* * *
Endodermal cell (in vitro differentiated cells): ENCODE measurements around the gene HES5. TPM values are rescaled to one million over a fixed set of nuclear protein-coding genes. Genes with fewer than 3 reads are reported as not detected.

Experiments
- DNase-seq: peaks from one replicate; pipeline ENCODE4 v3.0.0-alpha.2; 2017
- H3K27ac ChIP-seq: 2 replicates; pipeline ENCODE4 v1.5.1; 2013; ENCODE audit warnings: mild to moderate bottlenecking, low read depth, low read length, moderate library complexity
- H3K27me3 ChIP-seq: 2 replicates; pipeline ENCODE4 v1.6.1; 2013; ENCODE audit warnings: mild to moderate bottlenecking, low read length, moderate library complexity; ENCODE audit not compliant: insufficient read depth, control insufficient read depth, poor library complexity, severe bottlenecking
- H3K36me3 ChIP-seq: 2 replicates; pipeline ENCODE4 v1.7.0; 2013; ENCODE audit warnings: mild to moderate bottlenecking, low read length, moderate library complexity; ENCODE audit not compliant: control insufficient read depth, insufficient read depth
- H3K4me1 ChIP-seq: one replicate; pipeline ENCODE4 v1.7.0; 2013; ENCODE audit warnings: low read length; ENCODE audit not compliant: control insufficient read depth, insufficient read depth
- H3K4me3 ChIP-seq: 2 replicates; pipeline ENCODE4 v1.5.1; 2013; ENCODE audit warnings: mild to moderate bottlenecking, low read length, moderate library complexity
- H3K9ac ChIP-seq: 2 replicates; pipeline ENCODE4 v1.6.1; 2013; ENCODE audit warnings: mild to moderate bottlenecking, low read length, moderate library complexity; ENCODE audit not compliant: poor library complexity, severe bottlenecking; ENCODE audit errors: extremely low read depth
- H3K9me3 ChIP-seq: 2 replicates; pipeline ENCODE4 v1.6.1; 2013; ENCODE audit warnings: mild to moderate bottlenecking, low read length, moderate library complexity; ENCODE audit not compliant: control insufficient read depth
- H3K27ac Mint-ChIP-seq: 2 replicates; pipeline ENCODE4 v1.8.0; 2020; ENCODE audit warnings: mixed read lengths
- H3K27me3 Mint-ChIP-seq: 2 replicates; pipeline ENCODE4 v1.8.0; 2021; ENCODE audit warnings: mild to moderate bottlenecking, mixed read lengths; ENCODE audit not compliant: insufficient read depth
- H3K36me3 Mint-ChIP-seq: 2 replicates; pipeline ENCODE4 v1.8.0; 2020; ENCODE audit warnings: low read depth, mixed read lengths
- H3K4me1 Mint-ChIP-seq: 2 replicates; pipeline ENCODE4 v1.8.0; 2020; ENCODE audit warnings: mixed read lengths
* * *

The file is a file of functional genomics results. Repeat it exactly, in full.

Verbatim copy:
Endodermal cell (in vitro differentiated cells): ENCODE measurements around the gene HES5. TPM values are rescaled to one million over a fixed set of nuclear protein-coding genes. Genes with fewer than 3 reads are reported as not detected.

Experiments
- DNase-seq: peaks from one replicate; pipeline ENCODE4 v3.0.0-alpha.2; 2017
- H3K27ac ChIP-seq: 2 replicates; pipeline ENCODE4 v1.5.1; 2013; ENCODE audit warnings: mild to moderate bottlenecking, low read depth, low read length, moderate library complexity
- H3K27me3 ChIP-seq: 2 replicates; pipeline ENCODE4 v1.6.1; 2013; ENCODE audit warnings: mild to moderate bottlenecking, low read length, moderate library complexity; ENCODE audit not compliant: insufficient read depth, control insufficient read depth, poor library complexity, severe bottlenecking
- H3K36me3 ChIP-seq: 2 replicates; pipeline ENCODE4 v1.7.0; 2013; ENCODE audit warnings: mild to moderate bottlenecking, low read length, moderate library complexity; ENCODE audit not compliant: control insufficient read depth, insufficient read depth
- H3K4me1 ChIP-seq: one replicate; pipeline ENCODE4 v1.7.0; 2013; ENCODE audit warnings: low read length; ENCODE audit not compliant: control insufficient read depth, insufficient read depth
- H3K4me3 ChIP-seq: 2 replicates; pipeline ENCODE4 v1.5.1; 2013; ENCODE audit warnings: mild to moderate bottlenecking, low read length, moderate library complexity
- H3K9ac ChIP-seq: 2 replicates; pipeline ENCODE4 v1.6.1; 2013; ENCODE audit warnings: mild to moderate bottlenecking, low read length, moderate library complexity; ENCODE audit not compliant: poor library complexity, severe bottlenecking; ENCODE audit errors: extremely low read depth
- H3K9me3 ChIP-seq: 2 replicates; pipeline ENCODE4 v1.6.1; 2013; ENCODE audit warnings: mild to moderate bottlenecking, low read length, moderate library complexity; ENCODE audit not compliant: control insufficient read depth
- H3K27ac Mint-ChIP-seq: 2 replicates; pipeline ENCODE4 v1.8.0; 2020; ENCODE audit warnings: mixed read lengths
- H3K27me3 Mint-ChIP-seq: 2 replicates; pipeline ENCODE4 v1.8.0; 2021; ENCODE audit warnings: mild to moderate bottlenecking, mixed read lengths; ENCODE audit not compliant: insufficient read depth
- H3K36me3 Mint-ChIP-seq: 2 replicates; pipeline ENCODE4 v1.8.0; 2020; ENCODE audit warnings: low read depth, mixed read lengths
- H3K4me1 Mint-ChIP-seq: 2 replicates; pipeline ENCODE4 v1.8.0; 2020; ENCODE audit warnings: mixed read lengths